In presenting this hypothesis, Mason’s conviction that certain political principles flow from species being (such as egalitarianism, cooperation and common ownership) is a firmly Marxian position. But he rejects the precept that these ideals can only be realised through the revolutionary activity of the proletariat, which he sees as an outdated nineteenth century dogma. Instead, Clear Bright Future proposes a new agent of historical change: ‘the networked individual’. This is a ‘connected and educated’ subject, constantly plugged into thousands of information and communication channels, for whom “the whole of human intelligence [is] one thumb-swipe away”. Capitalist exploitation and malign technologisation can only be averted, in Mason’s view, when progressive individuals use digital networks to bring about social change. If technology has the potential to enslave us, it also has the power to set us free, so long as we believe in our capacity to harness it for human flourishing. In this sense, Mason is right to present the automated future as politically indeterminate – ready to be seized by the left or the right, the ‘humanists’ or their opponents. His fear of an AI ascendancy does not contradict his techno-utopian vision of ‘postcapitalism’, as some critics have claimed. It is rather that the dual potential for a hierarchical machine-age and an emancipated society exists within our current technological coordinates. It is up to us, as networked individuals, to decide which one we actualise.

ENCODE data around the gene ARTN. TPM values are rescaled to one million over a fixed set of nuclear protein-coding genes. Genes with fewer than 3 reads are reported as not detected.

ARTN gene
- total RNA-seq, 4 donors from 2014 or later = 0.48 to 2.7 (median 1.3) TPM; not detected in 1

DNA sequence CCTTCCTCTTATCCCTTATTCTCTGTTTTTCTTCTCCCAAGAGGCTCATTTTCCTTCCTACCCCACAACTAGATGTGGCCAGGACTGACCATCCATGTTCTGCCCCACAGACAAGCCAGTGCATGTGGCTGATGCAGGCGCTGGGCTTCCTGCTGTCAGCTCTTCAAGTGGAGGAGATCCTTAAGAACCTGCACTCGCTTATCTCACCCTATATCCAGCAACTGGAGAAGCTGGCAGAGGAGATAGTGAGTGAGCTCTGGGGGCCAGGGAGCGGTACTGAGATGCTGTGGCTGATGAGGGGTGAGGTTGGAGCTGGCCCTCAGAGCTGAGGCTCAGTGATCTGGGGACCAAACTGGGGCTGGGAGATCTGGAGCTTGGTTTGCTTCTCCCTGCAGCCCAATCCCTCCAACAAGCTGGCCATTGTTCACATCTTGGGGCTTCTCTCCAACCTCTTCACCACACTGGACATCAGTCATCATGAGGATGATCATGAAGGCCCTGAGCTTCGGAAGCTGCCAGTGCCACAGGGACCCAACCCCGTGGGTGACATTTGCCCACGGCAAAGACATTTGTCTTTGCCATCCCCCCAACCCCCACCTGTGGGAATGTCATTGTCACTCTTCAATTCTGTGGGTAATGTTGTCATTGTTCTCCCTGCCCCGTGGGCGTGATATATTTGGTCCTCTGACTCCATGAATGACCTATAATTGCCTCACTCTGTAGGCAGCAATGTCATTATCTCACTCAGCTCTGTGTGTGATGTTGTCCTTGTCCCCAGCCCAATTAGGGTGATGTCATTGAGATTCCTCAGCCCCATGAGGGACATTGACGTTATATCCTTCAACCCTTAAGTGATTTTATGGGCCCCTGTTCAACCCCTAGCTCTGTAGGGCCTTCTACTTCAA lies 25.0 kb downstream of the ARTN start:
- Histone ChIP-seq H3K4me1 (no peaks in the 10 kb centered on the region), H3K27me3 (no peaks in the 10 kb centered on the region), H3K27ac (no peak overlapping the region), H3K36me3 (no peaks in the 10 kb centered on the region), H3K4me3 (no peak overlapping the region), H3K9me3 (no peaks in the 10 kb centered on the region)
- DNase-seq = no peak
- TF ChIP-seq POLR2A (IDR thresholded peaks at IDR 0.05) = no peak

Inevitably, when one designs a theory as far-reaching as Mason’s, it is difficult to keep the quality of the analysis consistent. There are several points in Clear Bright Future where intricate events, texts, traditions and thinkers are flattened out to fit the overall thesis. This is particularly apparent when the author tries out the role of intellectual historian, describing complex philosophical movements in terms that are often too cursory or convenient. For example, Mason provides a slapdash genealogy of post-truth politics, which he sees as one of the ‘anti-human’ forces plaguing our society. He states that the Trumpian disregard for fact and reason is an outgrowth of postmodernism, which was itself enabled by Nietzsche’s dismissal of the Enlightenment. While there is some validity to this account, its broad and superficial brushstrokes lead Mason to a simplistic conclusion: that Enlightenment rationalism was an empowering and humanistic discourse, while its detractors are responsible for contemporary far-right disenchantment. Such an argument, worthy of Steven Pinker or Richard Dawkins, cannot be upheld by any dialectical thinker. For one thing, it ignores the extent to which Nietzsche’s critique of the Enlightenment rests on a materialist philosophy that bears important similarities to Marxian species being. Just as neoliberalism is ‘out of touch’ with human instincts, the abstracted reason of Enlightenment was, in Nietzsche’s estimation, irreconcilable with human energies and passions. Indeed, Mason’s valiant attempt to protect humanity from the detached, technocratic logic of late capitalism would be arguably impossible if not for Nietzsche’s prior defence of the human (in all her irrationality, creativity and bestiality) against the cold, dull ratiocination of seventeenth century thought. It is also worth pointing out that, in tying Nietzsche to fascism, Clear Bright Future neglects that he was also a pivotal figure in the modern existentialist movement, whose Marxist and humanist credentials are undeniable. Conversely, the European Enlightenment legacy that Mason deems ‘progressive’ was appropriated by fascism to justify rigorously ordered governance, pseudoscientific race theories, nationalism and neocolonialism. So, when surveying the history of philosophy, it is easy to counterpose Nietzsche, postmodernism and populism to rationalism, Marxism and humanism; but it is just as easy to pit Nietzsche, existentialism, Marxism and humanism against rationalism, liberalism, neoliberalism and fascism. I am not claiming that either of these narratives is more ‘accurate’. But both must be considered if Mason’s humanism is to avoid making a reductive, Dawkins-style fetish out of Western reason.